• The challenge of balancing the reaching life and extending life of an asset. During late life it is too late to extend life as that opportunity has passed.
    • Balance of time-based and condition-based maintenance.
    • The maintenance opportunities are limited during the late life of an asset and the owners need to shift over to renewal planning.
    • This is the stage at which the owners carry out a replacement analysis and develop a replacement policy.
    • MRR Ratios.  In some cases, it may be appropriate to start holding back on some maintenance activities so that any savings can be diverted towards replacement. Similarly, excessive monies being spent on repairs will indicate that it is time to replace the assets. For example, a recirculating pump may urgently need repairs and maintenance to prevent failure. However, owners may choose to maintain the pump on a “run to failure” basis – that is, run it without maintaining it. This will only be acceptable, however, if there is little risk associated with failure of the asset and it will be more cost effective to replace the asset than to maintain it.
    • Unfunded Liability. Depending on the level of reserve contributions over the life of the asset, the strata will need to establish how the asset renewal project will be funded by a combination of reserve transfer and special levy.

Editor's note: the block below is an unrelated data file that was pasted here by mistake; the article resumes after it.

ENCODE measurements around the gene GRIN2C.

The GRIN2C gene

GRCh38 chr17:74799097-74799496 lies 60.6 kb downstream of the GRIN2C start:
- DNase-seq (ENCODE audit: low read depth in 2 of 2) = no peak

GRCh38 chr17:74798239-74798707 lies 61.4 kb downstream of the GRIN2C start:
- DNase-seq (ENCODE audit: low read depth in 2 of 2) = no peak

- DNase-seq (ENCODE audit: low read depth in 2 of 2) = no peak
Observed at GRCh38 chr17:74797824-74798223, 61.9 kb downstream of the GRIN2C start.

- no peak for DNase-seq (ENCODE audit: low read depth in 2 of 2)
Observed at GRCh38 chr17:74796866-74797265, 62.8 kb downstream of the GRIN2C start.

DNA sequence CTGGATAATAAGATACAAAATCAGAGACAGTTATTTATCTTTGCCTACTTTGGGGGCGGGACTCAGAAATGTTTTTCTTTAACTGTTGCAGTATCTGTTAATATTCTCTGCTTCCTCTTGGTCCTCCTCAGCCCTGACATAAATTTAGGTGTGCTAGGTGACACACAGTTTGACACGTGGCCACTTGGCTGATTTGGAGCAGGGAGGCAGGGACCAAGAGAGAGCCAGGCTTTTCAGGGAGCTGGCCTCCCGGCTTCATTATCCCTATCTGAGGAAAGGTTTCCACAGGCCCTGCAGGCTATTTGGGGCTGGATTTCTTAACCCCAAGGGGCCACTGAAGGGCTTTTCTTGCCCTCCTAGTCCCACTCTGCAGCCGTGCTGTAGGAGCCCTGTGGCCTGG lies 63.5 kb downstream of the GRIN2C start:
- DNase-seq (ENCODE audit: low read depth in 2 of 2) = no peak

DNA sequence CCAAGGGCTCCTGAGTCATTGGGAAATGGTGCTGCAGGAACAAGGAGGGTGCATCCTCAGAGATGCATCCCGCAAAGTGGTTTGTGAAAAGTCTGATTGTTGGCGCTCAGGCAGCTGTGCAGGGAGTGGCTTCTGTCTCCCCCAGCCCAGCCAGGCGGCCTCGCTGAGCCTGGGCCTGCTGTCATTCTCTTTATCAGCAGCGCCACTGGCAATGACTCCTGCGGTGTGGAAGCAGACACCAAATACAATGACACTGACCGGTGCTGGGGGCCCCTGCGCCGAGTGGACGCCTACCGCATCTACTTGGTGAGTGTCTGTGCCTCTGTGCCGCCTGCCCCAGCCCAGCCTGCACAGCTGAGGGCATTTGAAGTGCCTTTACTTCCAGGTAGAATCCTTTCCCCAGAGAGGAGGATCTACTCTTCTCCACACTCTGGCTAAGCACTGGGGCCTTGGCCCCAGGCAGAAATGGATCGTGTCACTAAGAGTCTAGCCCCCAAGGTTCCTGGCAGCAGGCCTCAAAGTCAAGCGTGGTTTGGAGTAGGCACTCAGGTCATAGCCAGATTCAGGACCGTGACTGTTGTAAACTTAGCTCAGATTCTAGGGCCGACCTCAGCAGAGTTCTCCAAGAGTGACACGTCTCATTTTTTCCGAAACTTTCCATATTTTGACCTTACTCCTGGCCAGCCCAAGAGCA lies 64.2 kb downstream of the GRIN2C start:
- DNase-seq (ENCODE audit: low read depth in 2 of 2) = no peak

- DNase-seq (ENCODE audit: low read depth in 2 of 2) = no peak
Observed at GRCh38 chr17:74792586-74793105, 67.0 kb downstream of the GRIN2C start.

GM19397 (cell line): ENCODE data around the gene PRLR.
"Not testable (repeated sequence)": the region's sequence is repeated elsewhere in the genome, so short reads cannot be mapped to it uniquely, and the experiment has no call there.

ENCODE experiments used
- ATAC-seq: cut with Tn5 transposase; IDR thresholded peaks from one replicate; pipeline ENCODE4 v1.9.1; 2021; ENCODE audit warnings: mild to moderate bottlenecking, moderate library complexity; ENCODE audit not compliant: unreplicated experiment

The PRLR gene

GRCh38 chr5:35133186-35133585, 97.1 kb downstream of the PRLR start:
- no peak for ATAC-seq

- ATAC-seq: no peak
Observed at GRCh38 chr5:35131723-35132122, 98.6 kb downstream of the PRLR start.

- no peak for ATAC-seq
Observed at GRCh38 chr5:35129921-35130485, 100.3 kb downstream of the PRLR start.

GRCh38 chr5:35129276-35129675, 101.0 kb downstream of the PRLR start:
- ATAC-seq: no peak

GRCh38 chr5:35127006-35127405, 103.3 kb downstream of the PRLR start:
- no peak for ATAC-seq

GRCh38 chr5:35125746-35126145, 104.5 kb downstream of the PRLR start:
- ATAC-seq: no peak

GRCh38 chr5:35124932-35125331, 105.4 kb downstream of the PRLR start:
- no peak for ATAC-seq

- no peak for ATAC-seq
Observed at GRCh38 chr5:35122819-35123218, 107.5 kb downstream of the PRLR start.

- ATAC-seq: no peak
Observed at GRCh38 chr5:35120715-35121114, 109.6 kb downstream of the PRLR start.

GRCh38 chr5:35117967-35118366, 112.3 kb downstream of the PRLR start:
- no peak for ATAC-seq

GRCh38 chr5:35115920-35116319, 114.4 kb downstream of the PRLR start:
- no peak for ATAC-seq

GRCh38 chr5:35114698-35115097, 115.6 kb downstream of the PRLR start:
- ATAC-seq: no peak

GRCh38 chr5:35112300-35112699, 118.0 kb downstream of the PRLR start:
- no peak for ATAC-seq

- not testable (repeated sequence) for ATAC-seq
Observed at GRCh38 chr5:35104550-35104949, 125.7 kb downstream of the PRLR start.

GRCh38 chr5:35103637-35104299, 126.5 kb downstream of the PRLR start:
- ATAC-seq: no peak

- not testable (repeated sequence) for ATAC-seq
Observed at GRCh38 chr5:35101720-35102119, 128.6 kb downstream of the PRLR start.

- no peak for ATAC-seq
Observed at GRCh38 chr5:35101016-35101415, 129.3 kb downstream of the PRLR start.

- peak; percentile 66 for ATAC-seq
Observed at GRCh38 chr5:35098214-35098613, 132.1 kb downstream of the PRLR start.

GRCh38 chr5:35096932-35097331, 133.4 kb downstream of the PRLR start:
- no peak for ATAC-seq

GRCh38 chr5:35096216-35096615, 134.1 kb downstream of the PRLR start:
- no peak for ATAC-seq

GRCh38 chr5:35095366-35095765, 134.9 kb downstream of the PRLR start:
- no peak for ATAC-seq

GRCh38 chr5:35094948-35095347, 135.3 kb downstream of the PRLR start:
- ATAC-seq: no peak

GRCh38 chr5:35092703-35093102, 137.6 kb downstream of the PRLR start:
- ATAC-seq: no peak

Listed below are some examples of different types of replacement policies.

    For medium and long life assets, significant lead time preparations are necessary to raise funds and seek owner approval. The asset may be replaced as a phased project.

    The risk spectrum extending along the P-F interval to illustrate the varying strategies in the Pre-P and Pre-F periods. For example, a shift from Time-Based Maintenance (TbM) to Condition-Based Maintenance (CbM)
    Fig. The risk spectrum extending along the P-F interval to illustrate the varying strategies in the Pre-P and Pre-F periods. For example, a shift from Time-Based Maintenance (TbM) to Condition-Based Maintenance (CbM).


    Decisions should consider the whole life of assets, including the I-P interval and the P-F interva
    Fig. Decisions should consider the whole life of assets, including the I-P interval and the P-F interval.



    Early life, late-life and mid-life stages of an asset reflected on the PF Curve.
    Fig. Early life, late-life and mid-life stages of an asset reflected on the PF Curve.


    Our cartoon character ("I. Care") is debating whether we can reach life or extend life of assets
    Fig. Our cartoon character ("I. Care") is debating whether we can only "reach" life or, in some cases, "extend" the service life of assets.



    Illustration of a deterioration model for a roof system.
    Fig. Illustration of a deterioration model for a roof system with distress metrics at different life stages.


    Major maintenance tasks mapped to the P-F Curve
    Fig.  Different types of maintenance activities at various life stages of an asset.